BACKGROUND: Mumbai has an estimated HIV prevalence of 0.34% and is a destination for migrants from all over India. With the COVID-19 pandemic and sequential lockdowns, many People Living with HIV (PLHIV) who migrated to Mumbai receded to their place of residence outside Mumbai, creating a challenge for Antiretroviral therapy (ART) continuity.
METHODS: During March 2020, we pre-emptively generated list of PLHIV due for their pill-pick-up and reached out by phone to all PLHIV (N=38,577) from 20 ART centres in Mumbai. We developed e-transfer protocols facilitating ART pick-up for ‘out’ migrant clients accessing ART services at alternate location. From July to December 2020, we rapidly established decentralized dispensation sites, ART home delivery, and drafted standard operation procedures for tracking and tracing PLHIV from inter and intra-state locations. We defined Lost-to-follow-up (LFU) as no pill pick-up for >28 days from the last expected pick-up. We calculated the number of PLHIV returned to treatment [RTT: LFU during April-June 2020 and successfully restarted ART and remained on ART between Sept 2020 to 2022).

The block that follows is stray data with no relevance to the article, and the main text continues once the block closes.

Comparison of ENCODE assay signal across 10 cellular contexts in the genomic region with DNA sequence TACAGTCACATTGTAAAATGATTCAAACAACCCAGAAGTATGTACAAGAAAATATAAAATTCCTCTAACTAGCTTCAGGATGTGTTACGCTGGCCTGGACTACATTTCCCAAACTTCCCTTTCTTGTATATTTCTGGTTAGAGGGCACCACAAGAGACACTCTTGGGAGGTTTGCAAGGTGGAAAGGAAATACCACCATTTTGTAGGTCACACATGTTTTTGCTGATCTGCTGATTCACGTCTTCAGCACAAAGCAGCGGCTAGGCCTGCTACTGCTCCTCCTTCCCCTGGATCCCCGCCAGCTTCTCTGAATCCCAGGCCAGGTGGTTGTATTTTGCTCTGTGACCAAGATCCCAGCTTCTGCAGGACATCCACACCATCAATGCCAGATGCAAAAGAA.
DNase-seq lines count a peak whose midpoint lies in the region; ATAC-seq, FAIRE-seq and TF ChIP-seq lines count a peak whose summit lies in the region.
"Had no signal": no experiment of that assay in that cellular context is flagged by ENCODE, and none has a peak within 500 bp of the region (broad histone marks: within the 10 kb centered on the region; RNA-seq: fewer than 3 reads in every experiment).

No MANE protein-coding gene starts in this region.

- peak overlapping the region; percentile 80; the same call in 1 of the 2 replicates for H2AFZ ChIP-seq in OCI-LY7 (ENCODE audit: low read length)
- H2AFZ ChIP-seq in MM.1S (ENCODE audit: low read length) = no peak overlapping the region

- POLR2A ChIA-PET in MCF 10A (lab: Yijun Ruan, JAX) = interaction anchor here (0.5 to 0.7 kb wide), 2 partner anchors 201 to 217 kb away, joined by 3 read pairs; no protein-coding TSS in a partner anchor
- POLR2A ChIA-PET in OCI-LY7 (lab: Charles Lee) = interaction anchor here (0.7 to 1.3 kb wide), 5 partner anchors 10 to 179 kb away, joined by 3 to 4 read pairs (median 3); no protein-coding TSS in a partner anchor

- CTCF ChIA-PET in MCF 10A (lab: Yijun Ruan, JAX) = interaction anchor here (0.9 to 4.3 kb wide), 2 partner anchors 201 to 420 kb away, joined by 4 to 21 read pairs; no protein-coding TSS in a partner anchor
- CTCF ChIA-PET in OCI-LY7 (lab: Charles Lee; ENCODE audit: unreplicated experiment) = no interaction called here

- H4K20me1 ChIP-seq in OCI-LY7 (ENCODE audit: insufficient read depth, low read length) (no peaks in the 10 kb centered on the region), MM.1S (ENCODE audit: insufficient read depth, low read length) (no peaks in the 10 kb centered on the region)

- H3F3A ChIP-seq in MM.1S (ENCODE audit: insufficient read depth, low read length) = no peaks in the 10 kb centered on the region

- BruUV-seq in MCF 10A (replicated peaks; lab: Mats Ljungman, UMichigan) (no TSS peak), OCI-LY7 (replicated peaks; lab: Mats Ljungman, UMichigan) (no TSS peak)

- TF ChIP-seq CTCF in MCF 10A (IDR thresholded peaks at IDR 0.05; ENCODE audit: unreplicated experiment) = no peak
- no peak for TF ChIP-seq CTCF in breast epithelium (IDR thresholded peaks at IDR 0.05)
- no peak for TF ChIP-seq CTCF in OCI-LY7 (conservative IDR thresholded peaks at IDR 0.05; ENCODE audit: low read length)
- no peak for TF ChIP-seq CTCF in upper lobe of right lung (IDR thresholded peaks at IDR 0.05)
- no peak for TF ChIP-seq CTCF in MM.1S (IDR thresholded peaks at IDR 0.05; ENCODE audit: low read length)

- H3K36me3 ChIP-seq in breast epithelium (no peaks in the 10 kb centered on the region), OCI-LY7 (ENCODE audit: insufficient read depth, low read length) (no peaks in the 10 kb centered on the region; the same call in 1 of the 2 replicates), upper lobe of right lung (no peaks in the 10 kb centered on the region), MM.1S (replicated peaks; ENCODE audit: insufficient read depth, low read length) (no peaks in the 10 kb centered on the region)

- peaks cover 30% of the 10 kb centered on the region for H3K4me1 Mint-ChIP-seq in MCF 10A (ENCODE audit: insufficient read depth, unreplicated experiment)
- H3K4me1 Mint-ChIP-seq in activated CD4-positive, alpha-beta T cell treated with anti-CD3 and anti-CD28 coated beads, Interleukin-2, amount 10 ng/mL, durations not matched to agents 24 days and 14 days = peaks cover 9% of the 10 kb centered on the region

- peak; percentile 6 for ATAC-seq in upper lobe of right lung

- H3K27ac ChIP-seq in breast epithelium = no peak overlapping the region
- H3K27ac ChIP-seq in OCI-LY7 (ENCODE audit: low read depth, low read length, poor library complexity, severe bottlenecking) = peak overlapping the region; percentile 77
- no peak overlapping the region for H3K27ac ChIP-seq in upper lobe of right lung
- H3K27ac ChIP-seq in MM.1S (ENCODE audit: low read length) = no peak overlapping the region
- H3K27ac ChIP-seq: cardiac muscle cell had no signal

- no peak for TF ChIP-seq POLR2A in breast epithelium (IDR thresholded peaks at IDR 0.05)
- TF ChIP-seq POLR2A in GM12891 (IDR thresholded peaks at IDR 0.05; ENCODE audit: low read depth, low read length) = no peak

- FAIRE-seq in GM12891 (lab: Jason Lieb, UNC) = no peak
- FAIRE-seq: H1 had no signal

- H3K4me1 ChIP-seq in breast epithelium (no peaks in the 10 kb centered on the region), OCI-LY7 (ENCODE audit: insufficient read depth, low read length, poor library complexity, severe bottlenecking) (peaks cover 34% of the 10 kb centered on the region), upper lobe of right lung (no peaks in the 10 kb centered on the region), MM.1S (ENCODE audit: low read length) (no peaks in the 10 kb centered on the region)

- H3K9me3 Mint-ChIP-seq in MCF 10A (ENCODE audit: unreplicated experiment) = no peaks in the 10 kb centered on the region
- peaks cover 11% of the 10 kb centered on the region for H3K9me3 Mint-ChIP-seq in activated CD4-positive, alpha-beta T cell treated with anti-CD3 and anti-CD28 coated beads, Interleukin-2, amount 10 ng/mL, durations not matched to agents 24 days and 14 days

RESULTS: From April to June 2020, we observed LFU rate of 11.7% (4,497/38,577) in Mumbai. The median age of LFU cohort (4,497) was 38 years, 60% (2,702) were males and 47% (2,114) migrants. Of the 78% (3,509/4,497) who RTT, 77% (n=2,701/3,509) were on ART for > 2 years prior to LFU. With the implementation of multiple strategies 83% (2,908/3,509) of RTT returned within 6 months after LFU during peak COVID. The majority [57%, (564/988)] who could not return to treatment were on ART for <6 months prior to LFU.
CONCLUSIONS: Through specialized tracking and tracing efforts in Mumbai serving higher migrants we observed high return to treatment during the first nine months and continued returns even after nine months of LFU.

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